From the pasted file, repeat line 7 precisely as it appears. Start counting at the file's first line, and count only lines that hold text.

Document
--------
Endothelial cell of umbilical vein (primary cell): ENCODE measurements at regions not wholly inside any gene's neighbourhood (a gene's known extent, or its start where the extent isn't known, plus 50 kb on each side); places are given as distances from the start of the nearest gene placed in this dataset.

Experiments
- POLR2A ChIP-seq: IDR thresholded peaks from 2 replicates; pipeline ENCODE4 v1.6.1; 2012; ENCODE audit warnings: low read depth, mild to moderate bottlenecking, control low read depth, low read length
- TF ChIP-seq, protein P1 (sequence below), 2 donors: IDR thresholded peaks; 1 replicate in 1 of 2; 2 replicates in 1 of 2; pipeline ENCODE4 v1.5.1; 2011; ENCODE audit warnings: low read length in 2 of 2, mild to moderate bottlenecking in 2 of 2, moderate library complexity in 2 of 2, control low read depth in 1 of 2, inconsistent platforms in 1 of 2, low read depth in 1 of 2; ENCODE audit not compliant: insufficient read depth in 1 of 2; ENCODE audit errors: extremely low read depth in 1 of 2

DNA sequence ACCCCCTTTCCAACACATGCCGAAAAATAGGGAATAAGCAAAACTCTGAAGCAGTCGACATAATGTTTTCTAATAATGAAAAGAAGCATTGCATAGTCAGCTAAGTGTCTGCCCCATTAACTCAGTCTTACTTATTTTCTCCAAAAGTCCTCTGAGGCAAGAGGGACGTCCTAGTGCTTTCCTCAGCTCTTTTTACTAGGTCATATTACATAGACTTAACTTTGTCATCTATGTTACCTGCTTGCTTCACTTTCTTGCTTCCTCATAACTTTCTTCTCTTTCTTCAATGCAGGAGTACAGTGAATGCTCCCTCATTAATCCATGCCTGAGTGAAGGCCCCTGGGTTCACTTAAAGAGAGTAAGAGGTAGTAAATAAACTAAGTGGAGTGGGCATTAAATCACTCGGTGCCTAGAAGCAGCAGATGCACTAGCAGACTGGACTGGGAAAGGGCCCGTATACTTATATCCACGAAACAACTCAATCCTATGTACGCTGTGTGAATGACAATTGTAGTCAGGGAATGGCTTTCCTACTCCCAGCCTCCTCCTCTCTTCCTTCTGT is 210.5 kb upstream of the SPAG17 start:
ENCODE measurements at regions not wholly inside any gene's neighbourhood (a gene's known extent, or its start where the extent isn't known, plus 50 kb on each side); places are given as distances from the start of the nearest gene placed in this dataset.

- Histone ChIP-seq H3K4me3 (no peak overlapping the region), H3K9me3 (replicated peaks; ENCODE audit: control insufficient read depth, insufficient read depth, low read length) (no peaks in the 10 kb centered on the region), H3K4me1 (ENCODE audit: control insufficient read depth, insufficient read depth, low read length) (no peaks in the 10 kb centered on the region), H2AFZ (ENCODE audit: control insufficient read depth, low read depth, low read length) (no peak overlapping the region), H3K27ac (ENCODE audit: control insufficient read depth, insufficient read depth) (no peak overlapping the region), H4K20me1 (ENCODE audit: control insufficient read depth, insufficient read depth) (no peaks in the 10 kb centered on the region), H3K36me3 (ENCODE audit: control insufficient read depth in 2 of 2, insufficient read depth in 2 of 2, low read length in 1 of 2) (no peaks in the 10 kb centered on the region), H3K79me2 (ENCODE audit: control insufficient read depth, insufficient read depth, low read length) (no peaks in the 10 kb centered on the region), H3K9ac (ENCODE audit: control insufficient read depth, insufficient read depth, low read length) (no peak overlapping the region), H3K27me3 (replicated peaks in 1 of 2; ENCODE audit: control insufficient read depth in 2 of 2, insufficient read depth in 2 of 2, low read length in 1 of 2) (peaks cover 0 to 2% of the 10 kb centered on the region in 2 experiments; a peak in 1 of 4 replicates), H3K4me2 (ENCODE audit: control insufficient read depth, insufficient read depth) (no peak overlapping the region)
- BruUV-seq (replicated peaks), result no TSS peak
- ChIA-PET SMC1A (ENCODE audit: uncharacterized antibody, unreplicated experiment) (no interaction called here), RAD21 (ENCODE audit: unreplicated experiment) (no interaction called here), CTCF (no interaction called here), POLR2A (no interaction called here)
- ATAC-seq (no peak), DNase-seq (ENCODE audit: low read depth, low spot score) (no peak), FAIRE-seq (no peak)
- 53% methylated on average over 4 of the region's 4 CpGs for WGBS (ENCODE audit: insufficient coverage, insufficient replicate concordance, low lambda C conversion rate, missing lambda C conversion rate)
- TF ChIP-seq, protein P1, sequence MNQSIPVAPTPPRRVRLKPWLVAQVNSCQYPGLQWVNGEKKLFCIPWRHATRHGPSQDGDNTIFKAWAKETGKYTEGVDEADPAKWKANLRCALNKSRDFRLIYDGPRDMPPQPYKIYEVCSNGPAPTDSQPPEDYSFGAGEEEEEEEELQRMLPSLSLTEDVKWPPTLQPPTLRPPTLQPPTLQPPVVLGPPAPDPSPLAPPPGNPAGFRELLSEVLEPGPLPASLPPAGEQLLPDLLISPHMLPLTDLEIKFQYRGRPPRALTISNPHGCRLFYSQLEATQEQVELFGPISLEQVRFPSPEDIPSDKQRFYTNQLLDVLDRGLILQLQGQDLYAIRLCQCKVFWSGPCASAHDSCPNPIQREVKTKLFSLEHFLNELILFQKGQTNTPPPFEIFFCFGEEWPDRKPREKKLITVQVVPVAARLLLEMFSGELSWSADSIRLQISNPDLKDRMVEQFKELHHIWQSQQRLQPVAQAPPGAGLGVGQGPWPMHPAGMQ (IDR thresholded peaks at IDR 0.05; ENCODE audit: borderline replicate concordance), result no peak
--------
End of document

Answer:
- Histone ChIP-seq H3K4me3 (no peak overlapping the region), H3K9me3 (replicated peaks; ENCODE audit: control insufficient read depth, insufficient read depth, low read length) (no peaks in the 10 kb centered on the region), H3K4me1 (ENCODE audit: control insufficient read depth, insufficient read depth, low read length) (no peaks in the 10 kb centered on the region), H2AFZ (ENCODE audit: control insufficient read depth, low read depth, low read length) (no peak overlapping the region), H3K27ac (ENCODE audit: control insufficient read depth, insufficient read depth) (no peak overlapping the region), H4K20me1 (ENCODE audit: control insufficient read depth, insufficient read depth) (no peaks in the 10 kb centered on the region), H3K36me3 (ENCODE audit: control insufficient read depth in 2 of 2, insufficient read depth in 2 of 2, low read length in 1 of 2) (no peaks in the 10 kb centered on the region), H3K79me2 (ENCODE audit: control insufficient read depth, insufficient read depth, low read length) (no peaks in the 10 kb centered on the region), H3K9ac (ENCODE audit: control insufficient read depth, insufficient read depth, low read length) (no peak overlapping the region), H3K27me3 (replicated peaks in 1 of 2; ENCODE audit: control insufficient read depth in 2 of 2, insufficient read depth in 2 of 2, low read length in 1 of 2) (peaks cover 0 to 2% of the 10 kb centered on the region in 2 experiments; a peak in 1 of 4 replicates), H3K4me2 (ENCODE audit: control insufficient read depth, insufficient read depth) (no peak overlapping the region)